Three very significant statutes dealing with the rule against perpetuities and containing identical language in their important provisions have recently been passed in Massachusetts, Maine, and Connecticut. There are three basic provisions. (1) In applying the rule against perpetuities to an interest limited to take effect at or after the termination of one or more life estates in, or lives of, persons in being when the period of the rule begins to run, the validity of the interest shall be determined on the basis of the facts existing at the termination of the life estates or lives. (2) If any interest would violate the rule against perpetuities because it is contingent upon any person attaining or failing to attain an age in excess of 21, the age contingency shall be reduced to 21 as to all persons subject to the same age contingency. (3) A fee simple determinable or fee simple subject to a condition subsequent shall become a fee simple absolute if the specified contingency does not occur within 30 years from the date when the fee simple determinable or fee simple subject to condition subsequent becomes possessory. This also applies when the succeeding interest is limited to a person other than the grantor or his heirs. However, if such a fee is limited so that the specified contingency must happen within the period of the rule against perpetuities, such interests shall take effect as ·limited. This provision does not apply where the fee interest and the succeeding interests are both given for public, charitable, or religious purposes. Mass. Laws Ann. (1955) c. 184A, §§1 to 3; Me. Rev. Stat. (1954; Supp. 1955) c. 160, §§27 to 29; Conn. Laws (1955) p. 269.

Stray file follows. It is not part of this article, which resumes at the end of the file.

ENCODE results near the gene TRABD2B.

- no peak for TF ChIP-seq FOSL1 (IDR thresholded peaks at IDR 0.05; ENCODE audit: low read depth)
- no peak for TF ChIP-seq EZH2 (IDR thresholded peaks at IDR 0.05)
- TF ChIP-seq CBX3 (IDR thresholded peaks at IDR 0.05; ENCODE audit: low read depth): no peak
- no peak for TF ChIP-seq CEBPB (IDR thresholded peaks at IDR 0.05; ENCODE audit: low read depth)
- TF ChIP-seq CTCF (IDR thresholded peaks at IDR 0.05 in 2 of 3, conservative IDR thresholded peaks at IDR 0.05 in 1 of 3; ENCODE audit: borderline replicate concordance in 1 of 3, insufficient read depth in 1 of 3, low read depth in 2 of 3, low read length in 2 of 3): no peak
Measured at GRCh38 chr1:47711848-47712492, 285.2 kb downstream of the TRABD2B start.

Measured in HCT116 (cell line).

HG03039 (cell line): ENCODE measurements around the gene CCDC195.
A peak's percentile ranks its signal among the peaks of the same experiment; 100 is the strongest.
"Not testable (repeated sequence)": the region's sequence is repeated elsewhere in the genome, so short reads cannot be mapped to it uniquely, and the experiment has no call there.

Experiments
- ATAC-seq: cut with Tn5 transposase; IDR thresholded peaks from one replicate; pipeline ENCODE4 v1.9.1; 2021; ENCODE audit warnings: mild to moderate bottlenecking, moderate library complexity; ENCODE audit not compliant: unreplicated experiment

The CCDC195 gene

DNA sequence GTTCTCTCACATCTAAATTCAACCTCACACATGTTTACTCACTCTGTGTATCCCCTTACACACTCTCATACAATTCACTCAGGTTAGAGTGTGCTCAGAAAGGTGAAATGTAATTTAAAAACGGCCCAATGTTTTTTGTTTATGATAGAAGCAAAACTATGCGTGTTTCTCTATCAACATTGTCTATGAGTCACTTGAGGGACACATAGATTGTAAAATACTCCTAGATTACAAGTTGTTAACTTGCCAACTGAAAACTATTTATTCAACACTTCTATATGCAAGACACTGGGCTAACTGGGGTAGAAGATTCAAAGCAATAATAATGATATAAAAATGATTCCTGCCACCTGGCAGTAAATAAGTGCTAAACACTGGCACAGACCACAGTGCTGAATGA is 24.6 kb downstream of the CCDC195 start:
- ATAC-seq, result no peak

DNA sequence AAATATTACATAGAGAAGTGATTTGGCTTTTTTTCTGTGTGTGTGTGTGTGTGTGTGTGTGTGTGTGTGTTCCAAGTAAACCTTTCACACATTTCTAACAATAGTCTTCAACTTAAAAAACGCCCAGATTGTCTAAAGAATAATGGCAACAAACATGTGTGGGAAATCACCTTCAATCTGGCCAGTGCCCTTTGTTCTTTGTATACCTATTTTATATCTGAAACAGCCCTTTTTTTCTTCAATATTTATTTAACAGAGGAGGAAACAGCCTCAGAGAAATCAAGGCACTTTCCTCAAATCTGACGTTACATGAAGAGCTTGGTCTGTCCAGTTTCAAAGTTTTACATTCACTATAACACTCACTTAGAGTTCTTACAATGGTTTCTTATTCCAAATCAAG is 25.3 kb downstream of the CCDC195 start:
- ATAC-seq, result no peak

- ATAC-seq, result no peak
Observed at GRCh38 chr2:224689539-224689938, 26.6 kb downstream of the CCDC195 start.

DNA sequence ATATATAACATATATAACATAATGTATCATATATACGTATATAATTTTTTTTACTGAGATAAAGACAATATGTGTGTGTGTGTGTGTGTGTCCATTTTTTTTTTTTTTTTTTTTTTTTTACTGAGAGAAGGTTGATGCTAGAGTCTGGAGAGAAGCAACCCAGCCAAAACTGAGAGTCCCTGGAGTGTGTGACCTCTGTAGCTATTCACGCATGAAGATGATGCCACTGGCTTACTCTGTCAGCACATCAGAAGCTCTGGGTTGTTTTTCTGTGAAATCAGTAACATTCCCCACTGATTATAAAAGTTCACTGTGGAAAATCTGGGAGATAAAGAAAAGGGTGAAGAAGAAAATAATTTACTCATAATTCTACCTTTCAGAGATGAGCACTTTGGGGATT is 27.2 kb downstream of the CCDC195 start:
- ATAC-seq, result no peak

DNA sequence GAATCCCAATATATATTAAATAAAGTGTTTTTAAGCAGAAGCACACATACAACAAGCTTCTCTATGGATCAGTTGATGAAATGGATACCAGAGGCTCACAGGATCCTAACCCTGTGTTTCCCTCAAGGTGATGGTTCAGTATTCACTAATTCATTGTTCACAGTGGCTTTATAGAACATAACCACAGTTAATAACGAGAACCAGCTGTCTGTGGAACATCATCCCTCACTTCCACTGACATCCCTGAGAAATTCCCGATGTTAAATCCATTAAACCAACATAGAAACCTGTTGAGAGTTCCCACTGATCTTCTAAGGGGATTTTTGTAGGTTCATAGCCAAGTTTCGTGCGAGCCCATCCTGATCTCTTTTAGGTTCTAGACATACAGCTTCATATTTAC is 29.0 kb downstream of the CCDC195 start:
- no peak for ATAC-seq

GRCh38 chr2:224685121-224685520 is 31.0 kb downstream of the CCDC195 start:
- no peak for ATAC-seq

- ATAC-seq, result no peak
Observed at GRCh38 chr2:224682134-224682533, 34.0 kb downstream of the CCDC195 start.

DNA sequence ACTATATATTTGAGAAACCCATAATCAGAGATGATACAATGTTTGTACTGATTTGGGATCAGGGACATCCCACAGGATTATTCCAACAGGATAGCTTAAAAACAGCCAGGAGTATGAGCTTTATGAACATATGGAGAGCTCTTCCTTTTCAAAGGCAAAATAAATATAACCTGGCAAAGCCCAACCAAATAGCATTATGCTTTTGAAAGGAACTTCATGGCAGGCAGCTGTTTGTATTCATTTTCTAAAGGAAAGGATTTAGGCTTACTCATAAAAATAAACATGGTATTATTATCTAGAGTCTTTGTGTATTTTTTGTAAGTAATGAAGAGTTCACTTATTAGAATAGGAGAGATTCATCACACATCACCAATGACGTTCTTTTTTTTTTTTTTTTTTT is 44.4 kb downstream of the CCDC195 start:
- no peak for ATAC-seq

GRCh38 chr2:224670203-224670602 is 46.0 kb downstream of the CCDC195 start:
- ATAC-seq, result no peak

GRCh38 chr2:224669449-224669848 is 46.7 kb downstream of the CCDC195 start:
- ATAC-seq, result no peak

David W. Swanson S.Ed.,
Rule Against Perpetuities - Recent Legislation in Massachusetts, Maine and Connecticut,
Mich. L. Rev.
Available at: https://repository.law.umich.edu/mlr/vol54/iss5/19